Virtual CFOs (Part 3): Disrupting a conservative market

Virtual or remote CFOs are using specialist software and cloud solutions to deliver services to small businesses and entrepreneurs. But as their automated solutions free up the business to focus on strategy and growth, could they be creating a model for the CFO of the future - regardless of organisational size? Beth Amato spoke to three virtual CFOs to learn how they are shaping the future of finance.

Louw Barnardt, founder of Outsourced CFO, and his other co-founders spotted a gap in the market a few years ago – providing book-keeping services and financial management to startups and disrupters. After a few mishaps, Outsourced CFO is now “cooking”. The company’s 26 “world-class” finance professionals are the virtual CFOs for 80 local and international companies (many of then technology and innovation firms). 

The 31-year old Louw won the 2018 Sanlam/Business Partners Emerging Entrepreneur of the Year, and a Top 35 Under-35 Chartered Accountant. The judges, he believes, were impressed with how Outsourced CFO reinvented accounting, and that the company is focused on facilitating entrepreneurs and scaling start-ups. Louw and his team have helped clients tap about R500 million in seed and growth funding.

A report by PwC: Financial Services Technology 2020 and Beyond – Embracing Disruption[ital] notes that FinTech start-ups are encroaching on established markets, “leading with customer-friendly solutions…unencumbered by legacy systems. Customers have had their experiences set by other industries; they are now demanding better services, seamless experiences regardless of channel, and more value for money… And the pace of change shows no signs of slowing. It is clear that technology is affecting finance in a multitude of ways.”

Marnus Broodryk, owner of the Beancounter (pictured) says the cloud isn’t going anywhere. This is confirmed by the PwC report, which states that in 2020 hardware, software and data could reside anywhere. The advice is: “Prepare your architecture to connect to anything, anywhere.” Unfortunately, companies have systems that are far from future-proof. A virtual CFO already works with the cloud, managing a lot of different types of data. Furthermore, their approach significantly reduces capital and operating expenditures.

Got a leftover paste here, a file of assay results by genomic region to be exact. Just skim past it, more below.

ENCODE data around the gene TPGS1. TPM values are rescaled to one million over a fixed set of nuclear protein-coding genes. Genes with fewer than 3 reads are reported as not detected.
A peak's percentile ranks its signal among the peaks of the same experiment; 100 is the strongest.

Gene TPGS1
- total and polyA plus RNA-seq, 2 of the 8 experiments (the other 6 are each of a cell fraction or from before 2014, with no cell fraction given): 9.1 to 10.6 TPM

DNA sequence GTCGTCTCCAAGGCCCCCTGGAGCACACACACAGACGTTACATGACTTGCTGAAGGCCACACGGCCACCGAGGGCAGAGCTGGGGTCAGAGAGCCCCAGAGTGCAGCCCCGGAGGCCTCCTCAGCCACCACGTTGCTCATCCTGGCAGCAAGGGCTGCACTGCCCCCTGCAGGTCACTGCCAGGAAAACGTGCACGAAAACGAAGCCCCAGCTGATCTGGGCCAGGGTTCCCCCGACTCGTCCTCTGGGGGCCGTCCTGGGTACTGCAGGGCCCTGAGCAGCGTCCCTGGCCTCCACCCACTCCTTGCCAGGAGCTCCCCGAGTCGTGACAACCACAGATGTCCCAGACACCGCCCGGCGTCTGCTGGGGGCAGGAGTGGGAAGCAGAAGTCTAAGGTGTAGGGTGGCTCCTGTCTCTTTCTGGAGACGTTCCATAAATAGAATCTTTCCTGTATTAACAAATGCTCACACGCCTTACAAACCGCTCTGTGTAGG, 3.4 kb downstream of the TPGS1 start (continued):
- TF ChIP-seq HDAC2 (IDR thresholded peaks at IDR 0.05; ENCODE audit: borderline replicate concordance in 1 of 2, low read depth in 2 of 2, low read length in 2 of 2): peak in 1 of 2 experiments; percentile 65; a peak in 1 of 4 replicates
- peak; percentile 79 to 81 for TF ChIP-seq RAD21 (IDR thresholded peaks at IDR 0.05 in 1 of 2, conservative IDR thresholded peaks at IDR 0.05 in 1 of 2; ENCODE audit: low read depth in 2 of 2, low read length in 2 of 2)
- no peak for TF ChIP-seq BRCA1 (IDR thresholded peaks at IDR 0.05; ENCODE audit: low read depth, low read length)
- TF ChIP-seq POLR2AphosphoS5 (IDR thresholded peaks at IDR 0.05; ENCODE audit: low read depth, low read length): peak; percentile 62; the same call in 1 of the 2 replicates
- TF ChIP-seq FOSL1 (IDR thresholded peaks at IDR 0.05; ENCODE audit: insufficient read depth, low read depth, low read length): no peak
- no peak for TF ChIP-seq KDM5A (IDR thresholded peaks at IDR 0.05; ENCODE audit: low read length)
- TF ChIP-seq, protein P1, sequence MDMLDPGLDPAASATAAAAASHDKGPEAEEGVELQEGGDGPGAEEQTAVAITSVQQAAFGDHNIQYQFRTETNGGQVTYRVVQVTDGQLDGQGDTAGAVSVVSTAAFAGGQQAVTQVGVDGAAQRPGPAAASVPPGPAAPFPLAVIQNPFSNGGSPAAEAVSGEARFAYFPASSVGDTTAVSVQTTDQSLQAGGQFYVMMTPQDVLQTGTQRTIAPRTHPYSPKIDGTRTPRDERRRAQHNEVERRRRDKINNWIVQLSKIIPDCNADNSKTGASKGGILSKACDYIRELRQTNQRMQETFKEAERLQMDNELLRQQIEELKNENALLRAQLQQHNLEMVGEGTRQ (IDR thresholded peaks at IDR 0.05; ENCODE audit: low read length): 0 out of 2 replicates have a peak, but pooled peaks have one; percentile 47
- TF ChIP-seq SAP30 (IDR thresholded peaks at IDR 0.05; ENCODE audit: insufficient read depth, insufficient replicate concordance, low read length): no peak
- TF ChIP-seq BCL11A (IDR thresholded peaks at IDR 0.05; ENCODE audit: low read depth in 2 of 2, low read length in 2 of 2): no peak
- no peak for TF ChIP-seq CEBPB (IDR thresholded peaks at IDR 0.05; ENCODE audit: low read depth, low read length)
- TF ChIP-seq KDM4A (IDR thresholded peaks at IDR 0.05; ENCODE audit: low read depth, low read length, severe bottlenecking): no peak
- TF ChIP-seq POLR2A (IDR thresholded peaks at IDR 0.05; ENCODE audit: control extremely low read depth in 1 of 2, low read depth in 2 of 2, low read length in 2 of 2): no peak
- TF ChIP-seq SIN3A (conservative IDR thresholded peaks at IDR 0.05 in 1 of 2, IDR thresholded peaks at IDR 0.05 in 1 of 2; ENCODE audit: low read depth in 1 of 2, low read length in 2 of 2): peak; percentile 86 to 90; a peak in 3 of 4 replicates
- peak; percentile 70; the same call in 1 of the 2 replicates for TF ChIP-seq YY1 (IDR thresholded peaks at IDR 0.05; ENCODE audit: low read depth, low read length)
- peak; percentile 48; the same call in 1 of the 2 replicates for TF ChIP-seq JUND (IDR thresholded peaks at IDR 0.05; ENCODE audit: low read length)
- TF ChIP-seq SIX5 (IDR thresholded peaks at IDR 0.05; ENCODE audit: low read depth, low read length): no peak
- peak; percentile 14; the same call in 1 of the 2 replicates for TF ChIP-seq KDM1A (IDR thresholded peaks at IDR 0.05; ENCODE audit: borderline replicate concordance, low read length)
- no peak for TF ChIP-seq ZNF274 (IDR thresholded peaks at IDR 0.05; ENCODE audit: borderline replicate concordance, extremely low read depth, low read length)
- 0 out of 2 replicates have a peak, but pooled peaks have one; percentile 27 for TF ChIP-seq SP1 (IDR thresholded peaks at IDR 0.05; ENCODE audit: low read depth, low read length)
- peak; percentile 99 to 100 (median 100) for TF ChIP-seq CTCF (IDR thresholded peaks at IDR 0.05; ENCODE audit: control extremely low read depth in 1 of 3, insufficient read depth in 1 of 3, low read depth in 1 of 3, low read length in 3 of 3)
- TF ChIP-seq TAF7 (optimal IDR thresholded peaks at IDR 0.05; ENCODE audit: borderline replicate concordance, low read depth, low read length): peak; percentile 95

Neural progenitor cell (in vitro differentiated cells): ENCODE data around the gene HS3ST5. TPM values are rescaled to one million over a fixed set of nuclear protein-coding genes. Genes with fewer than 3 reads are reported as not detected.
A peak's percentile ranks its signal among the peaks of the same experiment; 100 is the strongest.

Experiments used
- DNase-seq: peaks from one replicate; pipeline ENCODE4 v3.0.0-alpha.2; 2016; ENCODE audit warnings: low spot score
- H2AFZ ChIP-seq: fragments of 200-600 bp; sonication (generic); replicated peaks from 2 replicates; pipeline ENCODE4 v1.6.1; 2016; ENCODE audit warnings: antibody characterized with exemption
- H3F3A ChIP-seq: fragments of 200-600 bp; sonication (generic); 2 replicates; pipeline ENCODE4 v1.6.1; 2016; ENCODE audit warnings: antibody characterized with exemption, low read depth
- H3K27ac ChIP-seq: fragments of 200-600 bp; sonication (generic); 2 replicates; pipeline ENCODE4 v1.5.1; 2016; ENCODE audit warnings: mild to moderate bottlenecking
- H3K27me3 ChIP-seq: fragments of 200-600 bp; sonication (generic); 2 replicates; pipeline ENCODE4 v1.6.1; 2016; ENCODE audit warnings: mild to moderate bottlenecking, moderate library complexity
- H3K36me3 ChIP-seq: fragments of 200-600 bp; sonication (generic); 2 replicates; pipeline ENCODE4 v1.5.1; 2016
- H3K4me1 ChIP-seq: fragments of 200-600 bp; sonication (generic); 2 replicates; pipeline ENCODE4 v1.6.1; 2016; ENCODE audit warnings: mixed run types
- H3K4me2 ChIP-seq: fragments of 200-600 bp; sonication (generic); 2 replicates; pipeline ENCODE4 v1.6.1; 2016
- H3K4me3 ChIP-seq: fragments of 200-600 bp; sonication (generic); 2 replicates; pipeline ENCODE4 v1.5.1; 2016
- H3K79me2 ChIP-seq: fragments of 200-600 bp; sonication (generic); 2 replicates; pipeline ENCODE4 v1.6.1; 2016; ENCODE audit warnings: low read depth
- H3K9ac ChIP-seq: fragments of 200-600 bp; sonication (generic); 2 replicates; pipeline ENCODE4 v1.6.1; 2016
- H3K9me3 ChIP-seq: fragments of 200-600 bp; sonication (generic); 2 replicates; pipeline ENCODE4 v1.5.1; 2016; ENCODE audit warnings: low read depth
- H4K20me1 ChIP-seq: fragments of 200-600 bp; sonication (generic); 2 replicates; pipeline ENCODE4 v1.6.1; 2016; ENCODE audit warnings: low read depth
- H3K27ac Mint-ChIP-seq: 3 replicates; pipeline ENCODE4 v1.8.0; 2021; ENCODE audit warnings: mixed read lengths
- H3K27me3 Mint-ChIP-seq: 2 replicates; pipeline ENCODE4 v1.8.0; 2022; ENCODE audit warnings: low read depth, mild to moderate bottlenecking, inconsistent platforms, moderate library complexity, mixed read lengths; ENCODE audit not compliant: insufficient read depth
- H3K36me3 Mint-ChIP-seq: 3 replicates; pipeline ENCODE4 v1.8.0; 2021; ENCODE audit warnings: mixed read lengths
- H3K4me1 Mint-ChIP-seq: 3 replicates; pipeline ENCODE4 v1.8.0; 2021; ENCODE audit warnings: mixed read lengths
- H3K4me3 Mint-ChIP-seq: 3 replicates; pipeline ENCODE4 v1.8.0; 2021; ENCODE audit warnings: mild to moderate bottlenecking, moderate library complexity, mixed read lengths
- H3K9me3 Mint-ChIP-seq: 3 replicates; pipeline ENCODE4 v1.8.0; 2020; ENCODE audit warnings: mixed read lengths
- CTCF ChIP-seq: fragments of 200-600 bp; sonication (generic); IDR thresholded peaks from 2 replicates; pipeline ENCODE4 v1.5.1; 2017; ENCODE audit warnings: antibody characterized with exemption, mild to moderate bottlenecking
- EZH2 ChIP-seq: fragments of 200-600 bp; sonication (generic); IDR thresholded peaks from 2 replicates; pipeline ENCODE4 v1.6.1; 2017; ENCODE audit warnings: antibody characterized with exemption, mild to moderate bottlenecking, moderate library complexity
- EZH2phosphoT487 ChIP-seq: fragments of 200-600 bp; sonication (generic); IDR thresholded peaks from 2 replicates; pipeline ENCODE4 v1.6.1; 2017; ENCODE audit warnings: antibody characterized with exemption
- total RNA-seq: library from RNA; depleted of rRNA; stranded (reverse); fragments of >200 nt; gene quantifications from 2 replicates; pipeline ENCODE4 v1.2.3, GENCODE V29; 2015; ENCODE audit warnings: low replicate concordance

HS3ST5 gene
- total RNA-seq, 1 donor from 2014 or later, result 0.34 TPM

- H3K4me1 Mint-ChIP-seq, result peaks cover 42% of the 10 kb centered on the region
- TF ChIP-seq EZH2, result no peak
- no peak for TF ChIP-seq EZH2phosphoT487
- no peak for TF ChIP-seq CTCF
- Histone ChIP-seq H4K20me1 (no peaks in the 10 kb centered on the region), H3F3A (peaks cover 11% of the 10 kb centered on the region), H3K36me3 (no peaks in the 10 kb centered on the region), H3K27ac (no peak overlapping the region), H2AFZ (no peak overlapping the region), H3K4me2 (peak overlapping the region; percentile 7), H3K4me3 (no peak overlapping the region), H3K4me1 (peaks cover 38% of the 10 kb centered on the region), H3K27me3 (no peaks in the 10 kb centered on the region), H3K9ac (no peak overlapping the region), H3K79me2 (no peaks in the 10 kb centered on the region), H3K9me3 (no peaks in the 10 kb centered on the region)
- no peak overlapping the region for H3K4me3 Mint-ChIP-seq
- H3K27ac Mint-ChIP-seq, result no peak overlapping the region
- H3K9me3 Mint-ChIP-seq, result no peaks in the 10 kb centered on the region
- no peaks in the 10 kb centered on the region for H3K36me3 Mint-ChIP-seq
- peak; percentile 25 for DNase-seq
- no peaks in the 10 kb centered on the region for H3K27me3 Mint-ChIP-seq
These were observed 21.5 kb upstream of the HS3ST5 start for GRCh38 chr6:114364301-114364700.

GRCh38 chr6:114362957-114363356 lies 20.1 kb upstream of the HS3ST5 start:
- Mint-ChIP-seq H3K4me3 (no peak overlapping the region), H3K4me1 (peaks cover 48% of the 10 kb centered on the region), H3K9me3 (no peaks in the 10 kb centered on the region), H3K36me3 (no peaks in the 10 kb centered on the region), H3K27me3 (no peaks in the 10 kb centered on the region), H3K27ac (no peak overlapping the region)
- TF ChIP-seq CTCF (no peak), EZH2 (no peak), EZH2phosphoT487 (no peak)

Of course, virtual CFOs can’t rest on their laurels. The PwC report notes that many aspects of digitisation are currently “beyond our control, in forms and locations that “haven’t been anticipated.”
 
AI and the big-company CFO
While the virtual CFO is currently an asset in small and medium-sized businesses, there’s no reason why CFOs in larger organisations can’t push for significant digitisation in a disruptive spirit. CFOs in big companies have this power.  But the concern is the exact return on investment and the time frame for this. Marnus notes however that automation is assisting chief financial officers reduce and even prevent error because they have broken free of manual processes. “Technology improves forecast accuracy and reduces compliance and auditing costs,” he says.

Perhaps in the near future, organisations will have most, if not all of their employees working remotely. Graham Shapiro, owner of Myccountant, says that “the larger trend is moving towards remote working with clients scattered all over the world.” He doesn’t have an office, doesn’t really use any paper and has clients all over South Africa and the world. Face-to-face meetings are a rarity. As soon as 2030, a CFO in a large organisation may not be distinguishable from the role a virtual CFO currently plays.